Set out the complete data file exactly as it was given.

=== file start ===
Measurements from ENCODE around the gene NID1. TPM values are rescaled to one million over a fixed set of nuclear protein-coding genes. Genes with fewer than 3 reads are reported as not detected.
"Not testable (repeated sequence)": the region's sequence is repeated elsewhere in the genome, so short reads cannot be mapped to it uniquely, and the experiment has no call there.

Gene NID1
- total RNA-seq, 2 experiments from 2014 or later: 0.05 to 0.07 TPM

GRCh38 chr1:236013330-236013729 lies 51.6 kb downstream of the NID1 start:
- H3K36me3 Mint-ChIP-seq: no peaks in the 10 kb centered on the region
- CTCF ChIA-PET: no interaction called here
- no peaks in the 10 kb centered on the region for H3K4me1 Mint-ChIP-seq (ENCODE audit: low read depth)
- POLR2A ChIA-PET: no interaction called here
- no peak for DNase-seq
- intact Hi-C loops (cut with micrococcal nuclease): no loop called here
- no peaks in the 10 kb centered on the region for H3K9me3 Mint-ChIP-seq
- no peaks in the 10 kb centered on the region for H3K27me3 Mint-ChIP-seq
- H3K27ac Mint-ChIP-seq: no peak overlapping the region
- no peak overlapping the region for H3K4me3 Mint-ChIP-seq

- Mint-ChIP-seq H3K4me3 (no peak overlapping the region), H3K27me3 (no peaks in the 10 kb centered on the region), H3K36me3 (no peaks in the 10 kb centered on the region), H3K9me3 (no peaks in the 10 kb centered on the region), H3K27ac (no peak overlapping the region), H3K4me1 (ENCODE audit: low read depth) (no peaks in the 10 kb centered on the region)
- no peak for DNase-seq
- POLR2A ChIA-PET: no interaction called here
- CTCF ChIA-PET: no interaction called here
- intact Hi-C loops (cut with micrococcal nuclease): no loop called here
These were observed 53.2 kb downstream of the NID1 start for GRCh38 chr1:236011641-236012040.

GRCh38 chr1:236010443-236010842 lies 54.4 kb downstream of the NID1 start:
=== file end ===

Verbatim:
Measurements from ENCODE around the gene NID1. TPM values are rescaled to one million over a fixed set of nuclear protein-coding genes. Genes with fewer than 3 reads are reported as not detected.
"Not testable (repeated sequence)": the region's sequence is repeated elsewhere in the genome, so short reads cannot be mapped to it uniquely, and the experiment has no call there.

Gene NID1
- total RNA-seq, 2 experiments from 2014 or later: 0.05 to 0.07 TPM

GRCh38 chr1:236013330-236013729 lies 51.6 kb downstream of the NID1 start:
- H3K36me3 Mint-ChIP-seq: no peaks in the 10 kb centered on the region
- CTCF ChIA-PET: no interaction called here
- no peaks in the 10 kb centered on the region for H3K4me1 Mint-ChIP-seq (ENCODE audit: low read depth)
- POLR2A ChIA-PET: no interaction called here
- no peak for DNase-seq
- intact Hi-C loops (cut with micrococcal nuclease): no loop called here
- no peaks in the 10 kb centered on the region for H3K9me3 Mint-ChIP-seq
- no peaks in the 10 kb centered on the region for H3K27me3 Mint-ChIP-seq
- H3K27ac Mint-ChIP-seq: no peak overlapping the region
- no peak overlapping the region for H3K4me3 Mint-ChIP-seq

- Mint-ChIP-seq H3K4me3 (no peak overlapping the region), H3K27me3 (no peaks in the 10 kb centered on the region), H3K36me3 (no peaks in the 10 kb centered on the region), H3K9me3 (no peaks in the 10 kb centered on the region), H3K27ac (no peak overlapping the region), H3K4me1 (ENCODE audit: low read depth) (no peaks in the 10 kb centered on the region)
- no peak for DNase-seq
- POLR2A ChIA-PET: no interaction called here
- CTCF ChIA-PET: no interaction called here
- intact Hi-C loops (cut with micrococcal nuclease): no loop called here
These were observed 53.2 kb downstream of the NID1 start for GRCh38 chr1:236011641-236012040.

GRCh38 chr1:236010443-236010842 lies 54.4 kb downstream of the NID1 start: